NOTE: The following article originally ran in "The Future: 1999????," a special section in the Friday, March 30, 1979 edition of the Albany Democrat-Herald.
It looks like a battle of economics vs. expectations.
What happens to housing in the next two decades will reflect the outcome. Scaled down expectations forced by economic necessity will likely be the most important feature of single-family dwellings in 1999 — if they're still being built for the middle class.
Jimmy Taylor, president of Republic Development Co., says he doesn't foresee the end of single-family dwellings but believes they will be a smaller part of the housing market 20 years from now because only the affluent will be able to afford them.
Albany architect Tim Merrill, who grinned when he admitted to predicting 10 years ago that single family houses were a thing of the past, said he still thinks they're in big trouble — unless people start thinking smaller.
A Republic Development "starter" home now costs about $45,000 [about $156,700 in 2019], Taylor said. About 25 percent of that tag is land cost. A family needs a minimum income of $17,500 to afford one.
"The building industry is being accused of adding to the inflation of houses," Taylor said. "But we build what people demand. The 'amenities package' adds a lot to the current price."
Merrill knows what he means. "I can tell you a list of the same things everybody wants in their house," the architect said. "People come into my office and describe what they want in it. When I tell them it'll cost $125,000 [about $435,200 in 2019], they sort of fade away and you never see them again — or they get upset and look at you like it's your fault."
The point is that at $35-plus a square foot, an extra bedroom and bathroom, a formal living room plus a family room and a two-car garage start to look like luxuries instead of the necessities the post-war generation has considered them.
People used to buy houses without the expensive extras and add them as they could, Taylor said. "We may go back to that concept of the low-cost home. For every $100 added to the cost of home, 2,000 more Oregonians are pushed out of the market. As more and more are pressed out, they will (go back to the no-frills concept)."
Merrill said, "I think there will really be a market for 1,000-square-foot houses — if people can change their expectations." (His family is among those who already have. "We have a 980-square-foot house and we don't know what to do with the dining room," Merrill said.)
Taylor said the current demand is mostly for houses in the 1,300- to 1,700-square-foot range. "That's three bedrooms, two bathrooms — the market demands two bathrooms now even though we only used to need one — and usually a family room," Taylor said.
The architect and builder agree that smaller lots and higher density developments also will be part of the scaled-down expectations.
"How many more five-acre tracts are there?" Merrill asked, rhetorically.
He said a recent study at the University of Oregon resulted in a proposal to cluster small houses around a common "green." "You could share a bunch of things — a windmill, greenhouse, sewage disposal, recreation area," Merrill said. "That may be the way we'll have to go. Or maybe row houses."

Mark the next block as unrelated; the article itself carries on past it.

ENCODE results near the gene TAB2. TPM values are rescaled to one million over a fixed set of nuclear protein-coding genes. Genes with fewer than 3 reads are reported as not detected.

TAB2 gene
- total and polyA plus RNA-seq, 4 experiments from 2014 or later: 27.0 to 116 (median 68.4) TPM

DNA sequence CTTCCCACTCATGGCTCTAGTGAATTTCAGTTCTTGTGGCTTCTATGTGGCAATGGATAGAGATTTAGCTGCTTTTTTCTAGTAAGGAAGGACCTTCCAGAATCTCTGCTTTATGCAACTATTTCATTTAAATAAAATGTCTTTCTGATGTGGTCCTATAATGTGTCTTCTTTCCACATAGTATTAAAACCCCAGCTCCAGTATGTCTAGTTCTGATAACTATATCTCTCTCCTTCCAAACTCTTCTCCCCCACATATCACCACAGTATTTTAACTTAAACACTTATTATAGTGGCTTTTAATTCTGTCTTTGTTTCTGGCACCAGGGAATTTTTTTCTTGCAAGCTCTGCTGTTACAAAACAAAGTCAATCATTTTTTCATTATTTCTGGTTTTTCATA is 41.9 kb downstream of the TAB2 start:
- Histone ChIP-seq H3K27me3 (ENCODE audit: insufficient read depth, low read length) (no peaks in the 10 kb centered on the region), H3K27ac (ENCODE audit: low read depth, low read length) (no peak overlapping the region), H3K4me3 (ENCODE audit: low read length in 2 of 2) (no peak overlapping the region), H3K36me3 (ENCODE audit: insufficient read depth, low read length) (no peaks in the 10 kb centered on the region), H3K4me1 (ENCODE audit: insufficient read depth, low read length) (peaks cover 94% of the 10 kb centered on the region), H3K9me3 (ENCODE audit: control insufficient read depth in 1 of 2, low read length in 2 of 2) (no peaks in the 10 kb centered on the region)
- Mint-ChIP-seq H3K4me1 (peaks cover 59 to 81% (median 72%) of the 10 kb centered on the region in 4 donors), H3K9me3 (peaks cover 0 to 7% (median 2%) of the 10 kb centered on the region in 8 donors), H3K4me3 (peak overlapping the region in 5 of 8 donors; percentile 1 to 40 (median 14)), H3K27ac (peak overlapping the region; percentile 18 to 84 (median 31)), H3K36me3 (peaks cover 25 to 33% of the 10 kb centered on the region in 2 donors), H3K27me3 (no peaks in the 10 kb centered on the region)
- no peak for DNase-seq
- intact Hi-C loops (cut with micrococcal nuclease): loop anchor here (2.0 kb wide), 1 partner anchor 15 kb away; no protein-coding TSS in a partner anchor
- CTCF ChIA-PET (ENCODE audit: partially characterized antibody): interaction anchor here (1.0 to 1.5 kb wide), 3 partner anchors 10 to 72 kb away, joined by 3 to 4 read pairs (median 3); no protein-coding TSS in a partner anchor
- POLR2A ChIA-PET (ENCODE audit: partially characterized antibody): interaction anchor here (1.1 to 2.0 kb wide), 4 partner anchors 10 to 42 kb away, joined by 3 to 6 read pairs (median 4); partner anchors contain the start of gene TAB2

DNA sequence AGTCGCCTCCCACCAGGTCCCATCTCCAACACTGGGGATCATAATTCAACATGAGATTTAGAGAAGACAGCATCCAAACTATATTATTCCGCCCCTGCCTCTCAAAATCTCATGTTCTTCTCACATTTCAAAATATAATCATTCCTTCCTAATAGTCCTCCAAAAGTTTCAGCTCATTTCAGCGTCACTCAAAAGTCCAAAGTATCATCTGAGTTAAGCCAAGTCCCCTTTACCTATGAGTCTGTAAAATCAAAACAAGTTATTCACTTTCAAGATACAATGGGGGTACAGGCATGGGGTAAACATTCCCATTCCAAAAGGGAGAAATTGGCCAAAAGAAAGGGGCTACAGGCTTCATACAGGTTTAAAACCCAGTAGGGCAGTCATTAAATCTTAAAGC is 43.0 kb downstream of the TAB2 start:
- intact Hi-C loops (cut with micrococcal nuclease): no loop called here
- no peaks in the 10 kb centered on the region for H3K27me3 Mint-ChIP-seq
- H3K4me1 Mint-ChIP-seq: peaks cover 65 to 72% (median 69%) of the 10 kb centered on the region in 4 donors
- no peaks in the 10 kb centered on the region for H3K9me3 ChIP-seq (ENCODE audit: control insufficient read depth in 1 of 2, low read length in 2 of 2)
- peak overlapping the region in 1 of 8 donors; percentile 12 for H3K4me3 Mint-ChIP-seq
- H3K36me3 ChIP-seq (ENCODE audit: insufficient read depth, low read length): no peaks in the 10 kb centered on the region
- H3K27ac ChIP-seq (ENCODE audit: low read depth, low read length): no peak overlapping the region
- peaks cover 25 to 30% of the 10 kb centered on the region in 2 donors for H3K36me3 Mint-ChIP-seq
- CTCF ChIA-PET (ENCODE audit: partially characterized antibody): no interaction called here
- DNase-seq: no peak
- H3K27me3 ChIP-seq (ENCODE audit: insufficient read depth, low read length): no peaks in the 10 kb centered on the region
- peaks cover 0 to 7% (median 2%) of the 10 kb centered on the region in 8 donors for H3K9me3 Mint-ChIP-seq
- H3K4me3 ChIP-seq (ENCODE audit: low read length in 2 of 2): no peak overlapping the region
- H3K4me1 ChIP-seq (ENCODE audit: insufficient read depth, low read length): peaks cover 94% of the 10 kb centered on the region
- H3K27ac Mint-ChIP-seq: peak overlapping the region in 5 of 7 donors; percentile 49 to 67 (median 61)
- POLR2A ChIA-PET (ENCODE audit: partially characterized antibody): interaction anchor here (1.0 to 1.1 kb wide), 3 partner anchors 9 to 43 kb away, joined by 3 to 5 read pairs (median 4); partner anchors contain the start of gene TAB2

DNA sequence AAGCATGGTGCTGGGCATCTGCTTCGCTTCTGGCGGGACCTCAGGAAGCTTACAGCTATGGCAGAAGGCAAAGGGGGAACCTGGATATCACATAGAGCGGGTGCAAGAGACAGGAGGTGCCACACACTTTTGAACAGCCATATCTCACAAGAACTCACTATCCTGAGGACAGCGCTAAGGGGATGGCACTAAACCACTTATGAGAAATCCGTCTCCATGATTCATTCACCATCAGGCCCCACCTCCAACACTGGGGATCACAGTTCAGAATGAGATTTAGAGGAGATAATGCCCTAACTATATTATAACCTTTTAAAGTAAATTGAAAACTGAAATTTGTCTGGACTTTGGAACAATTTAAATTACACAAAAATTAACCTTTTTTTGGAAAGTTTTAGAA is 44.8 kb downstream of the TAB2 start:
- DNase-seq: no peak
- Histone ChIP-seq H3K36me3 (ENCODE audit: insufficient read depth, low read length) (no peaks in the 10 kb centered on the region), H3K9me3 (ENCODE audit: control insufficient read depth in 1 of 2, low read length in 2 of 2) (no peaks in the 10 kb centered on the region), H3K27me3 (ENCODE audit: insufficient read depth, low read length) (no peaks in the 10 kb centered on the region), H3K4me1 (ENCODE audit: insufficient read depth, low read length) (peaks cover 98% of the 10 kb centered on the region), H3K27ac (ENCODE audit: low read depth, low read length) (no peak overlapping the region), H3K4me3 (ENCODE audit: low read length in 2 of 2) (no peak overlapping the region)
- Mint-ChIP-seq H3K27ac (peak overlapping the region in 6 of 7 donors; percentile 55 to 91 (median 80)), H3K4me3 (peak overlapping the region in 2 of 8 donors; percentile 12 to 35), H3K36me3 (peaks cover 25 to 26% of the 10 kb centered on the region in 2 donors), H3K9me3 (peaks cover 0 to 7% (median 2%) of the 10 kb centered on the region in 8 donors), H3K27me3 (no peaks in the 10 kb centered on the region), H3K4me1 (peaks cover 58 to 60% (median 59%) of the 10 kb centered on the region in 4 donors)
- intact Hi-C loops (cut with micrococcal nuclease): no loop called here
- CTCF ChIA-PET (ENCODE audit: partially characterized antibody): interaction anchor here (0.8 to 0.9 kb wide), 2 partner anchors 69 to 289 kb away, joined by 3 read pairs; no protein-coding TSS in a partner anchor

Taylor said the pressure to maintain farmland will necessitate smaller units at a higher density. "I believe we'll see a larger percentage of home buyers going to townhouses and condominiums," Taylor said. He, too, wouldn't be surprised to see row houses. With common walls and a 24-foot-wide lot, savings would be substantial.
Taylor and Merrill both believe that tremendous strides toward energy-efficient homes will be made in the next two decades.
"People haven't been willing to pay the price to build a completely energy-efficient house," Taylor said. "But, with energy costs going up like they are, it will soon be cheaper to build them that way than to pay for the energy."
Merrill foresees a sunny future for houses heated with passive solar-heat systems — the kind that require little to no gadgetry. Such houses usually include an expanse of glass on the south side and a lot of masonry inside to help build the heat.
Merrill said passive solar systems can provide 50 to 70 percent of a household's energy requirements — even in often-gray Oregon. "The percentage figure can be misleading because in January it might meet only 20 or 30 percent of your needs ... but with good masonry you can store enough heat for three cloudy days," he said.
Merrill and Taylor both said regulatory agencies aren't keeping up with new technology in areas like solar heat and new building materials.
"That comes up at every solar conference I've been to," Merrill said. He cited such code items as the one requiring equal insulation on the south side of a house even when that works against a passive solar system.
The economics-expectations showdown will require that more than codes and heating systems be changed in the decades ahead. More importantly, it will require that the middle class change its ideas of what a house "must" have.